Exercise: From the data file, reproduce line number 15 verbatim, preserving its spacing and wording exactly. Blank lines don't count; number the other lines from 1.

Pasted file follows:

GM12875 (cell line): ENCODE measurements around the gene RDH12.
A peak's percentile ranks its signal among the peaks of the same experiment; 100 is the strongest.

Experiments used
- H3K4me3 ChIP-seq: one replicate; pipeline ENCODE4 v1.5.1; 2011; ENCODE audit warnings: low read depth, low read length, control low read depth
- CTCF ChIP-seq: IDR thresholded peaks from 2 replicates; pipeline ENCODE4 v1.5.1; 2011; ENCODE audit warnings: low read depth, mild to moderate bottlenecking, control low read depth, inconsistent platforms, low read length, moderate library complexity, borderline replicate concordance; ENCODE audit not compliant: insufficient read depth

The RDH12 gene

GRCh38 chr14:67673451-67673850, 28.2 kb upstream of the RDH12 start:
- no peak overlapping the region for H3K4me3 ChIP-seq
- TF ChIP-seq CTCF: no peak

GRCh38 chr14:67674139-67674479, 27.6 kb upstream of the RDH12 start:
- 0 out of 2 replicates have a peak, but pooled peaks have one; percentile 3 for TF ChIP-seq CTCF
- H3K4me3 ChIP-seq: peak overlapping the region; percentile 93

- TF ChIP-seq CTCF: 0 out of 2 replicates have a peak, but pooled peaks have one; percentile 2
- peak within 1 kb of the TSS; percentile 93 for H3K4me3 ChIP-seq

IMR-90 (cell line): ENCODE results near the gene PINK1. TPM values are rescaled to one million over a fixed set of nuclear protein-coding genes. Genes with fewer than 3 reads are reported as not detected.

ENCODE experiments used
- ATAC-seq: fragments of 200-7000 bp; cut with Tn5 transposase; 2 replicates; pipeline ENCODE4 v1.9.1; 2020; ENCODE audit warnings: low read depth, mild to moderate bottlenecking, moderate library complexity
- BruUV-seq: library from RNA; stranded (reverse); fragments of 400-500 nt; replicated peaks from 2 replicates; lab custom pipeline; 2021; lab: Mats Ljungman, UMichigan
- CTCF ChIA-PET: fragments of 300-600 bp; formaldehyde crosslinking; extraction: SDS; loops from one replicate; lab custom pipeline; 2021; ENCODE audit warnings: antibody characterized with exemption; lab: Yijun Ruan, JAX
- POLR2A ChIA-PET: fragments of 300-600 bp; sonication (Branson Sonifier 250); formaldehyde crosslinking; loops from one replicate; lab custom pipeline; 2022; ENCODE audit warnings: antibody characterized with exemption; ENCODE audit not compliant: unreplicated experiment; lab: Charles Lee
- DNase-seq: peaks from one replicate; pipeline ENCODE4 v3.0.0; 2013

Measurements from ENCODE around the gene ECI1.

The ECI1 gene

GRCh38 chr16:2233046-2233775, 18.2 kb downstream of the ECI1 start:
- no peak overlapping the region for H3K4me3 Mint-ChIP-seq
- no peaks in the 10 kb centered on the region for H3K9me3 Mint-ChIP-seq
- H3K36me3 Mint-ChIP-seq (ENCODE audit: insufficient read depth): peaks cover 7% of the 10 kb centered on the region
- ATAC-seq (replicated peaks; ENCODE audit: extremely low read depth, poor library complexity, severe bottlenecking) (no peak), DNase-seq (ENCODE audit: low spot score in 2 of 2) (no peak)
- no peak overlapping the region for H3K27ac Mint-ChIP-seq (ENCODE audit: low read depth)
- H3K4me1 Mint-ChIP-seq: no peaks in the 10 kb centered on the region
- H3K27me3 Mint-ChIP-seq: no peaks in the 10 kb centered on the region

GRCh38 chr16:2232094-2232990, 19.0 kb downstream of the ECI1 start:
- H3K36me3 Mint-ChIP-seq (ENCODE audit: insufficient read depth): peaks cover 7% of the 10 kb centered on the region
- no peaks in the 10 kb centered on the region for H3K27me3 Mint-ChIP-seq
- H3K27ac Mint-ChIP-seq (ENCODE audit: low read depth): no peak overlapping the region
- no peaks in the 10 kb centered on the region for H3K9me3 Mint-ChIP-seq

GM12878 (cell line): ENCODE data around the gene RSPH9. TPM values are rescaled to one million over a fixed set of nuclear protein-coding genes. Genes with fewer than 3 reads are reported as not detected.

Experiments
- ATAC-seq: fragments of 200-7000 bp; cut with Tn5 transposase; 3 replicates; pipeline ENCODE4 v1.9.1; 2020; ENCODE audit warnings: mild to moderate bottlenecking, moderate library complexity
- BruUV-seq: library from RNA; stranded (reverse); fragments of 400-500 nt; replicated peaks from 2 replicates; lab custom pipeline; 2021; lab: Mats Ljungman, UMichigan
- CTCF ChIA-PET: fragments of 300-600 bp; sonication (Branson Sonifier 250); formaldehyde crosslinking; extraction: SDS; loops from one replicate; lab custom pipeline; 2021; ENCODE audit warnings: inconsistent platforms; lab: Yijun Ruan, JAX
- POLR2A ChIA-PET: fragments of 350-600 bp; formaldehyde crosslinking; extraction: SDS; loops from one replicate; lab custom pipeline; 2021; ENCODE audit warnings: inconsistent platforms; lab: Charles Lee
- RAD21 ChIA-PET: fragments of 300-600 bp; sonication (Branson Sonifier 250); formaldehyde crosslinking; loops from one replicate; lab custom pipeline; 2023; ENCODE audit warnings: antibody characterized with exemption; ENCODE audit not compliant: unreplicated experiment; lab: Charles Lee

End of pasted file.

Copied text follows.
IMR-90 (cell line): ENCODE results near the gene PINK1. TPM values are rescaled to one million over a fixed set of nuclear protein-coding genes. Genes with fewer than 3 reads are reported as not detected.